Inside the organization, persons of conscience will be called snitches, rats, traitors, or worse. It depends on the organization. If it’s a corporation or government agency, you’re a whistleblower, the opposite of a “team player,” and you’re shunned. If it’s news media and you’re a journalist, you’re a “muckraker” or “a conspiracy theorist” and you’re reassigned from the city desk to the strawberry festival. If it’s a country, you’re a traitor.

Everyone sooner or later is faced with the choice of whether or not to be a person of conscience – the moment when a robot can transform itself into a fully human being.

Or not.

The Righteous Need Not Apply

I said that persons of conscience are not innocent. Neither are they virtuous. They have simply reached a threshold at which the pain of violating their consciences is greater

than the pain of anticipated consequences. They have no moral high ground but they do speak the truth of a moral universe that convicts those who hear it. They may be narcissistic in their crusading, their motives may be mixed, but that’s not the primary question: the question is, Are they telling the truth?

Persons of conscience speak out not only to help others but to save themselves, to reclaim their integrity in the act of declaring the truth. They don’t say, this is what YOU are doing; they say, this is what WE have been doing and it can’t go on.

That’s why they’re dangerous. Persons of conscience threaten the status quo.

Gary Webb

Gary Webb, a journalist who had won a Pulitzer Prize, wrote hard-hitting investigative stories over seventeen years that never resulted in dismissal or serious threats. He wrote that he came to believe that the system worked, that “muckraking” was encouraged and rewarded.

Then he was made “radioactive” by the industry for disclosing connections between the CIA, drug cartels, and arms for the Contras. That’s when he realized, he said, that his earlier stories were tolerated only because they were not important enough to suppress.

When his work became threatening, he was taken down. He never recovered from the sentence decreed by a hidden court and never worked in journalism again, the only work he ever wanted to do. He became deeply depressed and killed himself.

The truths he disclosed about the CIA did not even touch the deeper levels of truth that were later revealed. The truth of his accusations were apparently unimportant because they were subsequently admitted. The most shocking revelations can be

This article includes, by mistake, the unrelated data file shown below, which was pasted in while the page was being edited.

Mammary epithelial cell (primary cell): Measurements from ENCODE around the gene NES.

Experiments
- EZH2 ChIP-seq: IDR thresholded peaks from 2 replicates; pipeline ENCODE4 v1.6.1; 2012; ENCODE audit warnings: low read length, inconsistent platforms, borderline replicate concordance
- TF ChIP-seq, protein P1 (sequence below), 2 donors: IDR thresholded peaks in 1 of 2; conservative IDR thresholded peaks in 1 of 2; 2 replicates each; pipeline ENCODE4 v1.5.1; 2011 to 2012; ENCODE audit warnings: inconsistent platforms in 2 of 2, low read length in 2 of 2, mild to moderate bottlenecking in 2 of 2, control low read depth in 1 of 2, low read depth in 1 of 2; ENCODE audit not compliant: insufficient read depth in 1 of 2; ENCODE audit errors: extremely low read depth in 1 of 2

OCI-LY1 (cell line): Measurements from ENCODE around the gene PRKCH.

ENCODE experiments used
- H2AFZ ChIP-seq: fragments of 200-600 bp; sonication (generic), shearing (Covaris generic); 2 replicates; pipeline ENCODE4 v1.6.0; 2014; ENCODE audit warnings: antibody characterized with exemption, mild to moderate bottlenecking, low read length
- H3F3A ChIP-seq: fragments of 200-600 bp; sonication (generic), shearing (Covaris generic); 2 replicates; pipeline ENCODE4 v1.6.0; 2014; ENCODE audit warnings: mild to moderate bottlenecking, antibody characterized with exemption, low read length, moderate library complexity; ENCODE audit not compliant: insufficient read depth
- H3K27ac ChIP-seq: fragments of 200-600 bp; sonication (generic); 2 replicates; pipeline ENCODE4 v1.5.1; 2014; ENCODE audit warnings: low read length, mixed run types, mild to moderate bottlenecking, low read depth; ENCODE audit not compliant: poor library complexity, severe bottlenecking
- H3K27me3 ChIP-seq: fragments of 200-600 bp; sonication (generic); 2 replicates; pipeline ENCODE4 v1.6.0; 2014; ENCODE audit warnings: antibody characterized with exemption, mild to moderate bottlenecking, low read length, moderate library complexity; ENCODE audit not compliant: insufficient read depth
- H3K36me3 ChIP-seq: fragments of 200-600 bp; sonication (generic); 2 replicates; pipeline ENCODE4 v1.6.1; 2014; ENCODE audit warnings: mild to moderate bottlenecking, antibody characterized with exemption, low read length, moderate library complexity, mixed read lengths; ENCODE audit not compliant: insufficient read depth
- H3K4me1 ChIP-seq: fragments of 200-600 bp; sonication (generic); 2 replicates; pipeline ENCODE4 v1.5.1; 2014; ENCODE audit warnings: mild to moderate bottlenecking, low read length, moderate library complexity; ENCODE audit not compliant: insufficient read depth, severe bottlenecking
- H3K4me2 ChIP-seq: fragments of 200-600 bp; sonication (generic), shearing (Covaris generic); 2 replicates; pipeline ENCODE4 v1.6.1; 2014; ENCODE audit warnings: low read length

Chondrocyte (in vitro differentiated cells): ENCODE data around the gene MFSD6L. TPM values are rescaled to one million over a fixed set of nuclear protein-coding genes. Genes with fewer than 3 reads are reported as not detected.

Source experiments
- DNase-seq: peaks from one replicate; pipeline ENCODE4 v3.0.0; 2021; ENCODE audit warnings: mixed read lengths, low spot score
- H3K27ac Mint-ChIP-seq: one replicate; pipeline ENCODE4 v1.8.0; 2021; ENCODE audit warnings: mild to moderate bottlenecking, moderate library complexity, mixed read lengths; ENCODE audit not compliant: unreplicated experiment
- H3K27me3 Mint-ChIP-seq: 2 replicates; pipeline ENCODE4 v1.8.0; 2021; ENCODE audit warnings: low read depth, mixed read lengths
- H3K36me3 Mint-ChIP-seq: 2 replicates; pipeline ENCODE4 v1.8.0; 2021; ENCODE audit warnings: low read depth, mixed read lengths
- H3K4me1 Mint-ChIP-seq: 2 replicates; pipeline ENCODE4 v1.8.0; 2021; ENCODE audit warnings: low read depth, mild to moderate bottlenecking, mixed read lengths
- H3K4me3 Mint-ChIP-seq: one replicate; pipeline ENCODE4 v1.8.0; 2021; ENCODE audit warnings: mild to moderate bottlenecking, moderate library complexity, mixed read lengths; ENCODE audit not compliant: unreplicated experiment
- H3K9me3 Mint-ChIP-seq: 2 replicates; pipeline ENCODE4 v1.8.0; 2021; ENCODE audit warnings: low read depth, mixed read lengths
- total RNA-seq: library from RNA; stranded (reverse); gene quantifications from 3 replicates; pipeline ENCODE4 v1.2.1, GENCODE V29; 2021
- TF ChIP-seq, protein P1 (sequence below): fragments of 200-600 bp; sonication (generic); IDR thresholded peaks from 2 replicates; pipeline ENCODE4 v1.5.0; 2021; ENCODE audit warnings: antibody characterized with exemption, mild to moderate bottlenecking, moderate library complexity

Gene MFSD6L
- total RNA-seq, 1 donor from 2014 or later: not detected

neutralized by the passage of time. Project Northwoods, for example, a treasonous scheme involving attacks on our own troops and cities was devised by the Joint Chiefs of Staff; because it was disclosed decades later (by James Bamford in Body of Secrets) it was greeted with silence instead of outrage.

The important thing was for Gary Webb to serve as an example to other journalists thinking of challenging “the great Wurlitzer” as the CIA Public Affairs Office was called.

I know I am not describing conditions that will change. This is the human condition. So long as people need the rewards of corporate affiliation, they will be robotic to a degree. There will always be a cost to having a conscience. Persons of conscience who expect gratitude will be disappointed. To speak out is like putting real cash on the table instead of playing a game with Monopoly money. That can be dangerous and is likely to be played out not in a parlor but on a balcony, say, in Memphis, when genuine conspirators, tangled together in the many motivations of why people hate, focus their common interest through the crosshairs of a scope.

Or, as with Gary Webb, they so erode your reasons for living that you pull the trigger for them.

What We Have Inherited

Knowing what’s at stake, we can’t blame those who choose the expedient path.

An accountant for a trans-global corporation recently came to me in distress. He had objected to moving twenty million dollars from a legitimate account to one where it did not belong. His wife who also worked for the company was told by her boss, your husband doesn’t seem to understand how business works.  He’s not a team player, is he?

They knew what that meant. Because I knew his boss, I said I would raise the subject confidentially.

When we were alone, I said to his superior, “I want to bring something up–“

He smiled. “Don’t tell me you’re going to ask if we cook the books.”

“I am.”

“Richard,” he said, “Richard, of course we do. We all do. How do you think we hit our numbers quarter after quarter? Through planning and execution?

“You want to know what a company is worth? Forget stated earnings. The only way to gauge a company’s health is cash flow.

“The rest is a myth, written for the Street.”

My friend still works for the corporation but learned his lesson. Now, when asked to move money, he moves money.

The next example might sound silly—because it has been made to sound silly.

We have been conditioned to laugh when someone suggests that the food we eat has a connection to the obesity epidemic. Black has been turned into white. As an exercise in perception management, think about how you have been led to believe that it’s absurd to suggest a causal relationship between our health and what we eat.

A local chemist who worked for a food conglomerate asked, “Do you know why it’s so hard to eat just one Oreo cookie?”